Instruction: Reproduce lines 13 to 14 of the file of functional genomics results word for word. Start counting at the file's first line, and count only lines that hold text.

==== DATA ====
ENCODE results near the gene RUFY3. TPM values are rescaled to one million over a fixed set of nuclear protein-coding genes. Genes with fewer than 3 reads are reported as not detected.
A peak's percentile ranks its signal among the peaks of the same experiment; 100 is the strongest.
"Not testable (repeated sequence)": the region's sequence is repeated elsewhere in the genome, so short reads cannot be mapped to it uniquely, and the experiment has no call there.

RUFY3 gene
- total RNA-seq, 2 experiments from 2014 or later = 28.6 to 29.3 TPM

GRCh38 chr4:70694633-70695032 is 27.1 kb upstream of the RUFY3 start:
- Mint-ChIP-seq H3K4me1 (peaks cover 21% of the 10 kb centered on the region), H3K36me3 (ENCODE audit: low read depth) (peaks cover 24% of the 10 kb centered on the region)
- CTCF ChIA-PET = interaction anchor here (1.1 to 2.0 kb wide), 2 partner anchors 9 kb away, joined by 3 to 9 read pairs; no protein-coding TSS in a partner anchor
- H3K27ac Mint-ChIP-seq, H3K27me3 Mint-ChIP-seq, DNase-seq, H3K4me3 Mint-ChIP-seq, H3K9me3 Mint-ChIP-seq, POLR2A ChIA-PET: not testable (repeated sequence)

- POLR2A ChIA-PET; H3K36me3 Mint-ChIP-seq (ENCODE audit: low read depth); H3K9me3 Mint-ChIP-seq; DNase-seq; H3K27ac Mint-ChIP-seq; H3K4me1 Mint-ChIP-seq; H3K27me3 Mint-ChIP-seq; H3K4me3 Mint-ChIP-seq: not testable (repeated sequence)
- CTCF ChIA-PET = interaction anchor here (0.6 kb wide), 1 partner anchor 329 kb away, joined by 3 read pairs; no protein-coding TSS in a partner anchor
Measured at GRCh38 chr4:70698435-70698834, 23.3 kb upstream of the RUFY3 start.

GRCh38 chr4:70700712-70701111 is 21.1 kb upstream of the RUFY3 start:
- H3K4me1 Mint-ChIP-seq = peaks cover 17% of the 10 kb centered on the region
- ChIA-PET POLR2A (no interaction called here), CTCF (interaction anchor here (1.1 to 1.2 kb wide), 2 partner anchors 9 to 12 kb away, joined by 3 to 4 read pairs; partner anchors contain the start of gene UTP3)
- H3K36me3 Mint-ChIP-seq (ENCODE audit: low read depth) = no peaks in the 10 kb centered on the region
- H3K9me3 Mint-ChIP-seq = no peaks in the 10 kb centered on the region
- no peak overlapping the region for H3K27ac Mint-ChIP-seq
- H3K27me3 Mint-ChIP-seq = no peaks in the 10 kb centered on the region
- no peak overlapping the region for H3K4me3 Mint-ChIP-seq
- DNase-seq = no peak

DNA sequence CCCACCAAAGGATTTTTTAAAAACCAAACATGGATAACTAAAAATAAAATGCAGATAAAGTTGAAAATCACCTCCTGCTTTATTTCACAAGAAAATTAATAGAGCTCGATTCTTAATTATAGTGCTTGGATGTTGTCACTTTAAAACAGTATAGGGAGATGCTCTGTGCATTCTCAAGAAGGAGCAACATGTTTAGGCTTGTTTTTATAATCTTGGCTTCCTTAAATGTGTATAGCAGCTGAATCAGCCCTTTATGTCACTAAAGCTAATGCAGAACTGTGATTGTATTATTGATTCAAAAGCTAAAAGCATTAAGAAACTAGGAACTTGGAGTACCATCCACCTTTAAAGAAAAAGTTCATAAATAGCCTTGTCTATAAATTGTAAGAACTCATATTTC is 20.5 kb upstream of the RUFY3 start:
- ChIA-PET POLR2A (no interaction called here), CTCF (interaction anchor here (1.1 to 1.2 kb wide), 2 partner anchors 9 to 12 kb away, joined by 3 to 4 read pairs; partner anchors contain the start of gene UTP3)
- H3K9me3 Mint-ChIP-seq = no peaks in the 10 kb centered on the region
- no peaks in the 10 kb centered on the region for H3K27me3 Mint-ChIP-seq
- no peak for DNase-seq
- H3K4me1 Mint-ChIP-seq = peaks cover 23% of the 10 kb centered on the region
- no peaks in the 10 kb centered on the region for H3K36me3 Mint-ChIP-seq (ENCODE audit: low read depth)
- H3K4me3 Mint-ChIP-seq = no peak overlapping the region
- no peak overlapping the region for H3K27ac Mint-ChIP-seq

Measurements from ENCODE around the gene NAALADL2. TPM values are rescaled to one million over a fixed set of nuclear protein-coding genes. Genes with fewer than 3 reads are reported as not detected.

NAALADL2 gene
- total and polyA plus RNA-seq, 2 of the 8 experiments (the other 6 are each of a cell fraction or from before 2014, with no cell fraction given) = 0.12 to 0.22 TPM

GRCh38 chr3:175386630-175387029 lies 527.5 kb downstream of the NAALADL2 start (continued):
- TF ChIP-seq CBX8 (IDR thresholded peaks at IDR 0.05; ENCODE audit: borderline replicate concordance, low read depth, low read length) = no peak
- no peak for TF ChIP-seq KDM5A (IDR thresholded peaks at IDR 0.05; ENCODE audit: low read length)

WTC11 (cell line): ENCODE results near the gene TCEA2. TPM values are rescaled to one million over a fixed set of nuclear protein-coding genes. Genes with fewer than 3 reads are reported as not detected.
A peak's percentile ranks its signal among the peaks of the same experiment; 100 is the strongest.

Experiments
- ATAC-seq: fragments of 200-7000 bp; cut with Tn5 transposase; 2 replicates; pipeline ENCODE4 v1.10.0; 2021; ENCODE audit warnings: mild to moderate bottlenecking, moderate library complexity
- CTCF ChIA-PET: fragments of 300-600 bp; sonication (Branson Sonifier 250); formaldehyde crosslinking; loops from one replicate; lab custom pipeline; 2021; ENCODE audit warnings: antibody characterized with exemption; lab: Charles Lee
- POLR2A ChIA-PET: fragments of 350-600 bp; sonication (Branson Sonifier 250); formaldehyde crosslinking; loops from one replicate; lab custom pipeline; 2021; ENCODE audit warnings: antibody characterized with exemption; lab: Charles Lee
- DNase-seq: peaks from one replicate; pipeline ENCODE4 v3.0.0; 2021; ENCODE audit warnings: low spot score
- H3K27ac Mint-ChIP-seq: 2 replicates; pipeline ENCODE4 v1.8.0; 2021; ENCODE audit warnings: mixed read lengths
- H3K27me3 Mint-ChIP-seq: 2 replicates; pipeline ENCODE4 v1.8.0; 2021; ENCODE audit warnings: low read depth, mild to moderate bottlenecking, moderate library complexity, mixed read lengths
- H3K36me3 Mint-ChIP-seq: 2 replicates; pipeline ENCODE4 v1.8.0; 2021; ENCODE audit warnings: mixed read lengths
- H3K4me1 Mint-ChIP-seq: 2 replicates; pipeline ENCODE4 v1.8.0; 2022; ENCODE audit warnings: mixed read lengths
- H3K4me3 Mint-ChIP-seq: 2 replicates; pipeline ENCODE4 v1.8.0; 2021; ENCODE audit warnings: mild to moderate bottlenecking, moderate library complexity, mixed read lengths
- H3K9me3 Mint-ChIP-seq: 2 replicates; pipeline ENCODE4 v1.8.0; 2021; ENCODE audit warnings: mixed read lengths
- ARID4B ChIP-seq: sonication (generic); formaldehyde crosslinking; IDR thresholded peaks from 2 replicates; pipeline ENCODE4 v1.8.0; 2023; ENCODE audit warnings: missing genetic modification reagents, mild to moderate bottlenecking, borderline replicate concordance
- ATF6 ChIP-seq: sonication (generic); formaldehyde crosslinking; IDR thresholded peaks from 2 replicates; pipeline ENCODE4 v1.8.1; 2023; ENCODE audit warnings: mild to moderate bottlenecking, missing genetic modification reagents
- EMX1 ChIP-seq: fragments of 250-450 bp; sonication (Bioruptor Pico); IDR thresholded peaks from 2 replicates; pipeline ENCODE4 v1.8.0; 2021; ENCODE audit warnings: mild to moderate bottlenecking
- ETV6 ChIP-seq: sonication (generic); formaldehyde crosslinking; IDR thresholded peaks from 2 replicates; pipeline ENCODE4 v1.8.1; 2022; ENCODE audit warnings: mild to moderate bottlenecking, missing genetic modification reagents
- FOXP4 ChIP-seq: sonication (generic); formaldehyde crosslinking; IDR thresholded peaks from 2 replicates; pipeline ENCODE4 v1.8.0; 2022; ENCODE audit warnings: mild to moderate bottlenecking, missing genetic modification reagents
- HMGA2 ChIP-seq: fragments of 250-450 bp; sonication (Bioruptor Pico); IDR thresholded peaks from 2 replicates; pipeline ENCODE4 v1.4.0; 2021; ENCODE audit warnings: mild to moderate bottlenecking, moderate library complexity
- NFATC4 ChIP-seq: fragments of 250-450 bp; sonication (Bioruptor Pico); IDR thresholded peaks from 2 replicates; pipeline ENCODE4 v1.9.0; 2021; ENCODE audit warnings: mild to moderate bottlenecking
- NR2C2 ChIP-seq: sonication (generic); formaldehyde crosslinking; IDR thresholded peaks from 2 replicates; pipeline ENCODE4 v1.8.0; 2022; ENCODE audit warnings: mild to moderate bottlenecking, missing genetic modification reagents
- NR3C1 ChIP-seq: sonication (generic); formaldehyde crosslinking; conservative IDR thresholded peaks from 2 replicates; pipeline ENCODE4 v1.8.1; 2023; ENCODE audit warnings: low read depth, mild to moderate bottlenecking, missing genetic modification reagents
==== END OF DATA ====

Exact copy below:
GRCh38 chr4:70700712-70701111 is 21.1 kb upstream of the RUFY3 start:
- H3K4me1 Mint-ChIP-seq = peaks cover 17% of the 10 kb centered on the region